“I am Groot?” The current incarnation of Groot’s voice reminded Gamora a little of wind rifling through leaves.

“Would you like to try, my friend?” Drax lifted the pot gently and set it down in his stead. Groot held out his branch arms and after some testing, rested the dowel tips over them.

Groot was more patient and he seemed to enjoy the meditative intent of the game. He and Gamora sank into a shared relax state, guiding the ball with slow ease. She lost a sense of time passing, her focus narrowed to the goal. Her breath slowed and evened out. When at last the ball dropped through the hole in the middle of the board, her satisfaction nearly overwhelmed her.

The applause shook her loose. Rocket was still under the table, but he had dropped whatever project had occupied him. His arms were folded over a crossbar, his head resting in them as he watched. Groot preened as his friend clapped.

“Would you like to try?” She offered.

“No, thanks. Not my speed,” Rocket dropped backwards into a pile of parts. “I’m more of a puzzle kind of guy.”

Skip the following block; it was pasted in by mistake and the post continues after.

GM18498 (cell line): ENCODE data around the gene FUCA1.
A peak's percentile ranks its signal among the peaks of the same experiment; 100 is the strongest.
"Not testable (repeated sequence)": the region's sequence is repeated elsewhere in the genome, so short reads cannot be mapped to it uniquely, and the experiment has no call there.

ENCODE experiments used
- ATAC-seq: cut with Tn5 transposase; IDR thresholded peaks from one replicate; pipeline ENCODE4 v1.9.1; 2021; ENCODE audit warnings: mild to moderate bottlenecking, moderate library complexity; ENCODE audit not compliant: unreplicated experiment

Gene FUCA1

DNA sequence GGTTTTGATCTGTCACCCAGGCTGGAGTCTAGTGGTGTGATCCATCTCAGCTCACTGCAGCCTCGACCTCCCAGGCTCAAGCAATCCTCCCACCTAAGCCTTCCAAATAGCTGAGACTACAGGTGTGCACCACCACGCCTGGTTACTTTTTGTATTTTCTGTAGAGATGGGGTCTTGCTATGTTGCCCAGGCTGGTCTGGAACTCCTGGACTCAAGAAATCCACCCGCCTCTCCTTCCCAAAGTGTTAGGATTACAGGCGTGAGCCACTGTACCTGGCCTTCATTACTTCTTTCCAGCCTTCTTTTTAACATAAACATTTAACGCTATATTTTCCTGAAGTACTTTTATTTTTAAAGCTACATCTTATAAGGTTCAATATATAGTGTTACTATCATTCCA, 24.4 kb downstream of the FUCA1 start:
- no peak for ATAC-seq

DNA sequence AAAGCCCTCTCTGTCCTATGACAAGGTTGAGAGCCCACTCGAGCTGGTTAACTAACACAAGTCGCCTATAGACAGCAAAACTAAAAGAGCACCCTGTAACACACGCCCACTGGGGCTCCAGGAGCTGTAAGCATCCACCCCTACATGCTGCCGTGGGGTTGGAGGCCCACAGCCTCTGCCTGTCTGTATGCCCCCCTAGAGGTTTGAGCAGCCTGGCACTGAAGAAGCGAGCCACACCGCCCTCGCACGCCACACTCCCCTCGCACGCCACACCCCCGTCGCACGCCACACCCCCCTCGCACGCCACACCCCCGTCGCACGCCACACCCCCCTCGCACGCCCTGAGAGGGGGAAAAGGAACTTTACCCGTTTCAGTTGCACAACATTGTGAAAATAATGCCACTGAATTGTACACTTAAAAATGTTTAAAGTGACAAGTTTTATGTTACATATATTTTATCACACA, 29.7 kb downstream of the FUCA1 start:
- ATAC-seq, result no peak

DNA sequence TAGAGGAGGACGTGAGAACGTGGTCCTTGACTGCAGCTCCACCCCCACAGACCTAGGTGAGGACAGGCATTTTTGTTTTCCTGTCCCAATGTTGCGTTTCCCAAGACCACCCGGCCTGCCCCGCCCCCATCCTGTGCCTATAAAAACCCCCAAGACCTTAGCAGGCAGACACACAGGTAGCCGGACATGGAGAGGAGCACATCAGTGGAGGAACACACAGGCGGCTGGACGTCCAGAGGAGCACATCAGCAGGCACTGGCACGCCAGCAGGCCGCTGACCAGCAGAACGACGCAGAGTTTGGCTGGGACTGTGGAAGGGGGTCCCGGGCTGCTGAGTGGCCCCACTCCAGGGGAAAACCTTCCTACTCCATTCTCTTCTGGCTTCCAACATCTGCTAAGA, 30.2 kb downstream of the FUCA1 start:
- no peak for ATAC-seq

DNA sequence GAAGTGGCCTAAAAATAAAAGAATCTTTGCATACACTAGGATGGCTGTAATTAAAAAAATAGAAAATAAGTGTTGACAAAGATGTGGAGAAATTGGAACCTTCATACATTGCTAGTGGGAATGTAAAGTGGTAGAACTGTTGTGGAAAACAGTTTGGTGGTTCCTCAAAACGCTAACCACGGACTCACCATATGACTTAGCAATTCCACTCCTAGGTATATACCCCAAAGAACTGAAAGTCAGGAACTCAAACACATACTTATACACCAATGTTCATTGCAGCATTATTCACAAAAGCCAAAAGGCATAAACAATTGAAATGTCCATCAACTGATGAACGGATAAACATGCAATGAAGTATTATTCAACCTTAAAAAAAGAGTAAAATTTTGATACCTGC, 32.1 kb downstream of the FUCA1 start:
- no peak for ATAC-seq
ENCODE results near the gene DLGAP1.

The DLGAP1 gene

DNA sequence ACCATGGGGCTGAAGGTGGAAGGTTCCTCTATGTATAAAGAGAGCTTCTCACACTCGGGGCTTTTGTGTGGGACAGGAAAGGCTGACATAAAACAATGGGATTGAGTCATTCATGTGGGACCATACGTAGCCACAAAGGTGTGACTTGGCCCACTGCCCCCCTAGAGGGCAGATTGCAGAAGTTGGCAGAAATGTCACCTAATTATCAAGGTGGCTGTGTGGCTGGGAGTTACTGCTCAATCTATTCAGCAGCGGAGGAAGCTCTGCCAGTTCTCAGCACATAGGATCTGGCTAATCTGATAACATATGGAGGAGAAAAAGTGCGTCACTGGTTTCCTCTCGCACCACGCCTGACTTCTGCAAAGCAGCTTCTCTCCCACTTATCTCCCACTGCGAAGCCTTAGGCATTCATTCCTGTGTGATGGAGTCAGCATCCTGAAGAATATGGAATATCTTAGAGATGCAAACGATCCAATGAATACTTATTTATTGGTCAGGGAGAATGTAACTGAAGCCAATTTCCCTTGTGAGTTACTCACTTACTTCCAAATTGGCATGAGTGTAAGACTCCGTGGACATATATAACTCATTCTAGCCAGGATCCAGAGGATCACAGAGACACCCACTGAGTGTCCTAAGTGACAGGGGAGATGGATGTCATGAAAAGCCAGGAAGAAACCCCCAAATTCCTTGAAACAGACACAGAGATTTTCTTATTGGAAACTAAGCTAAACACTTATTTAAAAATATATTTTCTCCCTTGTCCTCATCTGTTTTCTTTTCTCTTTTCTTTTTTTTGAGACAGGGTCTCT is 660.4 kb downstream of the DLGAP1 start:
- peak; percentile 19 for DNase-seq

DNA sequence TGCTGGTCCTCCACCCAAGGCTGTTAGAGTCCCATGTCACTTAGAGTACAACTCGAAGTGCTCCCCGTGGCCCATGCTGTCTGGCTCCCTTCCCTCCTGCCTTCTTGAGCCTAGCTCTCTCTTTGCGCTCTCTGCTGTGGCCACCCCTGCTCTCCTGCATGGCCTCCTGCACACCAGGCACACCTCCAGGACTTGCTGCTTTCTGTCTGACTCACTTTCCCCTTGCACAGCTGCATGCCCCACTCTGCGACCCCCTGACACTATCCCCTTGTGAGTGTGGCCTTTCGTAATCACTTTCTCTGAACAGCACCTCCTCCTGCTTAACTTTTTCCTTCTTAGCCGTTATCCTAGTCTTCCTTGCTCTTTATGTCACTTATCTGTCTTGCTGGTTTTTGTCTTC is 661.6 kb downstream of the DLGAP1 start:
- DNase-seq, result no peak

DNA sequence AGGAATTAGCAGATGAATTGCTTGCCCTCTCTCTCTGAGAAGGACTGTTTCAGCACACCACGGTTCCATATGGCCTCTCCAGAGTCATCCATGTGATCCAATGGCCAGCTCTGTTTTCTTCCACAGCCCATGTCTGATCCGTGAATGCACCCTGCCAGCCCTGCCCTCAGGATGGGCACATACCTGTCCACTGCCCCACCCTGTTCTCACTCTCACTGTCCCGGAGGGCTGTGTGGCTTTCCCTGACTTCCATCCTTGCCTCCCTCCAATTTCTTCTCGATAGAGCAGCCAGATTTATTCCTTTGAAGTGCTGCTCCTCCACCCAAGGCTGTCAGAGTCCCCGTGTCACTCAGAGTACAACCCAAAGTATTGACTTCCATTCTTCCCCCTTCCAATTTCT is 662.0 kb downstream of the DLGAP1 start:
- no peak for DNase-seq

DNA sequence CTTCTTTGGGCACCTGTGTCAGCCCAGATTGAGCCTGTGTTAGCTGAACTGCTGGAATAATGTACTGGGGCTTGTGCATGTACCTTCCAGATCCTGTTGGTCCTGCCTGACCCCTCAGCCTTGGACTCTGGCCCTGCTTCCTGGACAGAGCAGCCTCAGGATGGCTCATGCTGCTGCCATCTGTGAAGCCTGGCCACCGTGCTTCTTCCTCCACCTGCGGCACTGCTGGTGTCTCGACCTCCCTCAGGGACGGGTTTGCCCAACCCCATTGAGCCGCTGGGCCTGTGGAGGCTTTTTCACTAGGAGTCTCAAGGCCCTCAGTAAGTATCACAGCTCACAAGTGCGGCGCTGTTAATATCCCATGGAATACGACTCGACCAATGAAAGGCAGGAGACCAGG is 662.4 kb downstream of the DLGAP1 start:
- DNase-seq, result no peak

Drax had gone, perhaps to mourn in private, so Gamora set the game carefully on the table for him to retrieve later. Groot held onto the ball bearing, apparently fascinated with the smooth surface.

“You hungry?” Peter ducked his head into the common area. His clothes were dusty and there was a smear of something on his forehead.

“Yes!” Rocket shouted from under the table.

“Yes,” Gamora agreed.

“I made pasta,” Peter ducked back into the galley then reappeared with a frown. “Everyone can digest gluten right?

“I can eat metal if required,” Gamore said gravely.

“Really?” Peter’s eyebrows shot up.

“Well. Certain alloys,” she shrugged.

“I once ate aluminum,” Rocket contributed. “Didn’t agree with me in the long run though.”

“Noted,” Peter disappeared again.

Pasta meant long stringy noodles and an acidic sauce that Peter sighed over and pronounced ‘close enough’. Drax appeared and took a plate, sprinkling a protein booster over it. Rocket sat on the table and forewent utensils, twining the noodles around sharp nails and somehow avoiding getting any of the sauce in his fur.